Brand Naming


Anyone who has ever had to come up with a name for a new product or a new company knows how stressful the process is, and how easily the initial excitement is replaced by a sense of desperation caused by the fact that all the good names are already taken.

This blog discusses multiple important aspects of the naming decision-making process, which should be evaluated and settled upon before going forward with any new name. Bearing these things in mind at an early stage can save businesses time and money in the future.


1.      Brand architecture decision

The very first question you should ask yourself is whether a new name really is needed for your business or product. If you want to set up a new business, you need to call it something, of course, but if you're launching a new product, for example, check first if you can use some existing names that the company already owns, particularly if they've already established some brand recognition level.


Building a new brand from scratch is a favorite option for many people because it makes them feel creative and innovative, but it should be the last resort in most situations because it takes years and is very costly. Instead, one of the following options can be launched (obviously only if you already have a strong brand in your portfolio):

  •  1. a product variant, using a branded house framework, 
  •  2. a sub-brand,
  •  3. an endorsed brand


A type of brand architecture called a brand house, requiring new offers to have separate names and identities, can be managed effectively only by companies with huge marketing budgets. If you are a small business, it is a bad idea in 90 percent of cases, leading to inefficiencies in spending.


Ultimately, when you consider the naming convention and brand design for your latest addition to the portfolio, think five to ten years ahead. Consider what the next products / offers in the pipeline will be, where architecturally they will go, how they will coexist with the product you are launching now, etc.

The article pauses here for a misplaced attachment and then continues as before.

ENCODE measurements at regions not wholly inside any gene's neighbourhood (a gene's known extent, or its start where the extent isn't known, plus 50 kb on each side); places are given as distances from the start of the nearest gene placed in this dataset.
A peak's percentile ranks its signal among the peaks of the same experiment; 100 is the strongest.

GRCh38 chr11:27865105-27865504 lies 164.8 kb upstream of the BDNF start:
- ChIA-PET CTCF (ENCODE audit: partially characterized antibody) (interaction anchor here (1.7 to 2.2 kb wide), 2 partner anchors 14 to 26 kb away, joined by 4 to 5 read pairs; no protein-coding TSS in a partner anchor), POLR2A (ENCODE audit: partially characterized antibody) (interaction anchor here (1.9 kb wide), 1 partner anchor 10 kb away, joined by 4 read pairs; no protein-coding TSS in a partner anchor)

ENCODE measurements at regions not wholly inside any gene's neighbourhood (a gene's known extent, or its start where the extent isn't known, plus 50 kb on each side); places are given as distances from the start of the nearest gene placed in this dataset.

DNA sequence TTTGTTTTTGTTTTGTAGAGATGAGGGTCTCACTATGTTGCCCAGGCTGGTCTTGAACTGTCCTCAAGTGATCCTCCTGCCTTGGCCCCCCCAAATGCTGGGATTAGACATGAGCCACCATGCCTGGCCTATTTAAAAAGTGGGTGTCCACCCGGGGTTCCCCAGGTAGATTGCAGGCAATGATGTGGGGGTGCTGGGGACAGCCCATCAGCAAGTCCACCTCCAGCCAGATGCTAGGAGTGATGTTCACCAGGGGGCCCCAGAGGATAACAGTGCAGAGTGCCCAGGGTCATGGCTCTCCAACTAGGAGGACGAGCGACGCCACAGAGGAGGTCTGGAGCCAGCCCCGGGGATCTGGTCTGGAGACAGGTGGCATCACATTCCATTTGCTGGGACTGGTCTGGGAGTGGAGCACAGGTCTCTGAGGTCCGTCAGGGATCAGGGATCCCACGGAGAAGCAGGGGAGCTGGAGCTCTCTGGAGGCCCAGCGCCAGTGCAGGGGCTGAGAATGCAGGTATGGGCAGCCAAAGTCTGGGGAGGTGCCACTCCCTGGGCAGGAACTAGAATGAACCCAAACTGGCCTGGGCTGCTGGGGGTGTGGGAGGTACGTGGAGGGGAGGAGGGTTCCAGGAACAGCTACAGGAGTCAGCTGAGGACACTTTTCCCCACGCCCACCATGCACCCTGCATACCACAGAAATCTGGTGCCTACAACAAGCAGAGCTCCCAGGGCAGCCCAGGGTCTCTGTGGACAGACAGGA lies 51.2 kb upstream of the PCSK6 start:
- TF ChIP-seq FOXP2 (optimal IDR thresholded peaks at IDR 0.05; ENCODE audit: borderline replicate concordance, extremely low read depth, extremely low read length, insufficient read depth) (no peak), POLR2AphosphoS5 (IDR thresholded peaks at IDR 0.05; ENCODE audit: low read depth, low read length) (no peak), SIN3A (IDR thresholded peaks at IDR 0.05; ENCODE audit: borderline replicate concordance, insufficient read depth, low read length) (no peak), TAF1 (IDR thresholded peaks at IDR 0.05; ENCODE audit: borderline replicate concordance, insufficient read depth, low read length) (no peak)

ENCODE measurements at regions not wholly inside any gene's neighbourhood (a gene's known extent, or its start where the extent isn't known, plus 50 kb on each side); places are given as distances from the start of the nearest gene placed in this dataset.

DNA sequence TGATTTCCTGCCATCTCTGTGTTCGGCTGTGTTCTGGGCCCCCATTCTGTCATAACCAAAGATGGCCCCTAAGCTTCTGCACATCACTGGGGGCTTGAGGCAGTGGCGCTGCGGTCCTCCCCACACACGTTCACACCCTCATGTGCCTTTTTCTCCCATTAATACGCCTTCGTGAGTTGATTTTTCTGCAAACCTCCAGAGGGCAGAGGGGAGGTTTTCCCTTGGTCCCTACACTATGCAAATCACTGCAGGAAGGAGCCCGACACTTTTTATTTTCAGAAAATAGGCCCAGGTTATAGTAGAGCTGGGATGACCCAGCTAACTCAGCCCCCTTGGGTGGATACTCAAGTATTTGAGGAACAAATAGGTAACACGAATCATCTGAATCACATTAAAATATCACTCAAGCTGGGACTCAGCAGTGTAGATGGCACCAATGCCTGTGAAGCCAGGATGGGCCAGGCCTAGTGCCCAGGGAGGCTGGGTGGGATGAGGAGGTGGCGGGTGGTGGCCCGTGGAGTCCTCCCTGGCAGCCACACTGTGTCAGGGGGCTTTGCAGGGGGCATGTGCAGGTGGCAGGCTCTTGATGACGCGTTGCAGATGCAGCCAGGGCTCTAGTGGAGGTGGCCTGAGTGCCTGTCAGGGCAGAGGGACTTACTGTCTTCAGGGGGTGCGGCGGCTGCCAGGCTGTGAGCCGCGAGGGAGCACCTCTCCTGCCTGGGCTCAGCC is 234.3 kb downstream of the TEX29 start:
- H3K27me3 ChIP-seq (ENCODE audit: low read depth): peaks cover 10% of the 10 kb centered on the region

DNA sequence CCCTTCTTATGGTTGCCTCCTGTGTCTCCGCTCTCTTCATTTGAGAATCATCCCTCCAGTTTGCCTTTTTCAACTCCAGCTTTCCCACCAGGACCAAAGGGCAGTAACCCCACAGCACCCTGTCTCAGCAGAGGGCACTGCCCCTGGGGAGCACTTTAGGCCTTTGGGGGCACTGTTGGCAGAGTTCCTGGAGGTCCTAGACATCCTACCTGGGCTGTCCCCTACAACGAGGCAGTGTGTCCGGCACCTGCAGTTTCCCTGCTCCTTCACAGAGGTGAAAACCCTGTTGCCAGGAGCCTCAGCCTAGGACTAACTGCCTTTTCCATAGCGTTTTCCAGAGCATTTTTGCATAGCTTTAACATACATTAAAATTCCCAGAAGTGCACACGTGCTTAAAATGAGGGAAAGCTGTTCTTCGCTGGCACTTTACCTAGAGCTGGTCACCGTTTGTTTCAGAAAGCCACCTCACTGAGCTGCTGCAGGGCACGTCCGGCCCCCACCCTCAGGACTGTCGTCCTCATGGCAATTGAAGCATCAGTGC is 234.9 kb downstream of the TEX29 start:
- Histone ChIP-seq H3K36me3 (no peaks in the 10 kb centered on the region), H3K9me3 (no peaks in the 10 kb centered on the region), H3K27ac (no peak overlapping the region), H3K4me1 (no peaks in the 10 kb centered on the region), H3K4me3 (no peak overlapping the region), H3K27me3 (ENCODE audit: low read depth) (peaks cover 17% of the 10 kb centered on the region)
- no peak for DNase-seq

Abstract or descriptive

It's always tempting to want a new name to define, to some extent at least, the category in which it will function. This is understandable, since the name can then play a dual function – defining the brand but also explaining the group it belongs to. It saves time and money, as less effort is needed to illustrate what you are selling to potential buyers, and it should also work to your SEO's advantage.


Nonetheless, problems will arise when you decide after a couple of years that you no longer want to be in this group, and need to expand the brand's reach. A couple of famous brands have faced this challenge. Nowadays MTV (Music Television) is much more about youth shows than the music. Within the area of personal care and makeup (hair styling, oral care, cologne and even "ass wipes"), Dollar Shave Club is entering new categories, which have nothing to do with shaving. Dunkin ' Donuts has changed its name to Dunkin' to reposition itself more effectively from a doughnut brand into a drink-first business.


The alternative to a name that is "descriptive category" is to choose an abstract name that does not signify something specific, which has nothing to do with the group it represents (e.g., Apple, Netflix, Starbucks, Amazon, Microsoft, and many others). The potential benefits are substantial, particularly if you have a budget to fund the launch of the new product or company. However, it will take a lot more effort and more resources to build brand awareness and explain what the brand does to people.


Two more steps

You may be tempted to pick the final name and skip the next two steps if you have a list of potential names that are "on brief" and you have been able to confirm that they are not taken by anyone else and you can actually use them legally. Surprisingly, this is something that many businesses do, failing to recognize the value of two additional checks.


In reality, the first test you need to run is pretty straightforward, is free and takes little time–it's the study of your future digital presence. First of all, investigate whether the URL (preferably all of them)–the new name plus the extension you want to use is accessible. If the URL is taken, either choose a different name or buy the domain while the cost is still fair (when the brand gets bigger it won't be sensible). Second, make sure they don't take the social media handles. Second, test what happens when you google your new name is creating a significant presence in the search results going to be an easy job?

The second is a lot more complicated process. If you have global ambitions and want your new brand to be well known all over the world, it would be better to check that your newly chosen name in other languages doesn't mean anything offensive. It is a frustrating operation but not to be overlooked. Later, you'll be thanking yourself. You don't really have to perform extensive analysis on the connotations that the new name evokes in every single language; you should do a common-sense review.


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